- Further, there's plenty of sites that provide working samples, code fragments and even fully-functional source code that you can "leverage" (borrow, plagiarize - but check that you're complying with any re-use license or copyright!) to fill in any gaps that aren't handled by the .NET framework class libraries (or the libraries that you can download or license).
- If you can pull off the feats you need without messing around in Win32, and you're doing a good job of developing well-formed, readable managed code, then I'd say mastering .NET would be a better choice than spreading yourself thin over two very different environments.
- If you frequently need to leverage those features of Windows that haven't received good Framework class library coverage, then by all means, learn the skills you need.
- I've personally spent far too much time worrying about the "other areas" of coding that I'm supposed to understand to produce "good programs", but there's plenty of masochists out there that think everyone's needs and desires are like their own. Misery loves company. :)
On the assumption that you're building apps for the "Web 2.0" world, or that would be just as useful/beneficial to *NIX & MacOS users:
- Stick with languages and compilers that target as many cross-platform environments as possible.
- pure .NET in Visual Studio is better than Win32 obviously, but developing against the MONO libraries, perhaps using the Sharp Develop IDE, is probably an even better approach.
- you could also spend your time learning Java, and those skills would transfer very well to C# programming (plus the Java code would theoretically run on any platform with the matching JRE). I've heard it said that Java is more like "write once, debug everywhere", but that's probably as true as (or even moreso than) C#.
Analogy: If you build cars for a living (programming), then its very pertinent to know how the engine works (Win32).
Simple answer, YES.
This is the answer to any question that is like.. "does it make sense to learn a low level language/api X even when a higher level language/api Y is there"
You are able to boot up your Windows PC (or any other OS) and ask this question in SO because a couple of guys in Microsoft wrote 16-bit assembly code that loads your OS.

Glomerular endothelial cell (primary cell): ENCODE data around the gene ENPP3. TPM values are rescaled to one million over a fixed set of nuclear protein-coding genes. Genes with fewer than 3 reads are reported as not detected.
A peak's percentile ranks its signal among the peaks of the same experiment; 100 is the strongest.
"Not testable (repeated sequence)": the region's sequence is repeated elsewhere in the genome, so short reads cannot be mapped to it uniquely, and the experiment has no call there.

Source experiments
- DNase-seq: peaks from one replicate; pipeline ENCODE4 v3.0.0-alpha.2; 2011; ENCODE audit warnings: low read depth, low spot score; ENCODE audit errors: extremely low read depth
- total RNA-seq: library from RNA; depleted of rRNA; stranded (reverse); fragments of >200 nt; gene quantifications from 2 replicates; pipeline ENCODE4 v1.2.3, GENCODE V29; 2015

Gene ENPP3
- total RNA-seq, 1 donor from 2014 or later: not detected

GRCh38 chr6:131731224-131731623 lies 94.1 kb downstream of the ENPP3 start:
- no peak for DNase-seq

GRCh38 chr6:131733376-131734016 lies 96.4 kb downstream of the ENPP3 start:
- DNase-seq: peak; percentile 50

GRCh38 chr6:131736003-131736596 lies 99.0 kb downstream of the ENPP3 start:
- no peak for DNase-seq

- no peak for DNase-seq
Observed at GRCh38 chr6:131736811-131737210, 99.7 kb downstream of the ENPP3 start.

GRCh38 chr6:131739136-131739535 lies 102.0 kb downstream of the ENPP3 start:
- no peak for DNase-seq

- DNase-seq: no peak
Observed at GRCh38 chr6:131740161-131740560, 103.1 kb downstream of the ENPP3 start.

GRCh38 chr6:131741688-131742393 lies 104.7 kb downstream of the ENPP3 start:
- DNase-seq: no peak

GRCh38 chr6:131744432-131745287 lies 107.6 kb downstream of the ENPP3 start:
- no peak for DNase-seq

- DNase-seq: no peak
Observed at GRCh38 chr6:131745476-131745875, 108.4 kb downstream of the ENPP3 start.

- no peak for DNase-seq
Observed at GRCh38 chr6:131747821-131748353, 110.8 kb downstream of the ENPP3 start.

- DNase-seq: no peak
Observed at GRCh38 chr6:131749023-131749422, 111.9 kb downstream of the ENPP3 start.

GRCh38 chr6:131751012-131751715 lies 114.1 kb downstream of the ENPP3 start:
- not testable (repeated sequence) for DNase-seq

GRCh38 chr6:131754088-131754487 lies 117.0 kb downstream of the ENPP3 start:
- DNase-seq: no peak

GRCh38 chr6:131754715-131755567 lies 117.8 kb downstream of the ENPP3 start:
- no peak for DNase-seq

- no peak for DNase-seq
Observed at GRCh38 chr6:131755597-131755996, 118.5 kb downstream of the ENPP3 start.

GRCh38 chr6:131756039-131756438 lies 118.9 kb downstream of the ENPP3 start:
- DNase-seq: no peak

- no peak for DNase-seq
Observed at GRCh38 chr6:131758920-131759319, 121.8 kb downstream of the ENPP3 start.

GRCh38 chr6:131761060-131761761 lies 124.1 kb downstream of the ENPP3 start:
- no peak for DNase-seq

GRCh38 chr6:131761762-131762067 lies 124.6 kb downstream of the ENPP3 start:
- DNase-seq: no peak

Your browser works because someone wrote an OS kernel in C that serves all your browser's requests.
It goes all the way up to scripting languages.
Big or small, there is always a market and opportunity to write something in any level of abstraction. You just have to like it and fit in the right job.
No api/language at any level of abstraction is irrelevent unless there is a better one competing at the same level.
Another way of looking at it: A good example from one of Michael Abrash's book: A C programmer was given the task of writing a function to clear the screen. Since C was a better (higher level) abstraction over assembly and all, the programmer only knew C and knew it well. He did his best - he moved the cursor to each location on the screen and cleared the character there. He optimized the loop and made sure it ran as fast as it could. But still it was slow... until some guy came in and said there was some BIOS/VGA instruction or something that could clear the screen instantly.
It always helps to know what you are walking on.
Yes, for a few reasons:
1) .net wraps Win32 code. .net is usually a superior system to code against, but having some knowledge of the underlying Win32 layer (oops, WinAPI now that there is 64-bit code too) bolsters your knowledge of what is really happening.
2) in this economy, it is better to have some advantages over the other guy when you are looking for a job. Some WinAPI experience may provide this for you.
3) some system aspects are not available through the .net framework yet, and if you want to access those features you will need to use p/invoke (see http://www.pinvoke.net for some help there). Having at least a smattering of WinAPI experience will make your p/invoke development effort a lot more efficient.
4) (added) Now that Win8 has been around for awhile, it is still built on top of the WinAPI. iOS, Android, OS/X, and Linux are all out there, but the WinAPI will still be out there for many many years.
Learning a new programming language or technology is for one of three reasons:
1. Need: you're starting a project for building a web application and you don't know anything about ASP.NET
2. Enthusiasm: you're very excited about ASP.NET MVC. why not try that?
3. Free time: but who has that anyway.
The best reason to learn something new is Need. If you need to do something that the .NET framework can't do (like performance for example) then WinAPI is your solution. Until then we keep ourself busy with learning about .NET
For most needs on the desktop you wont need to know the Win32, however there is a LOT of Win32 not in .NET, but it is in the outlaying stuff that may end up being less than 1% of your application.
USB support, HID support, Windows Media Foundation just off the top of my head. There are many cool Vista API's only available from Win32.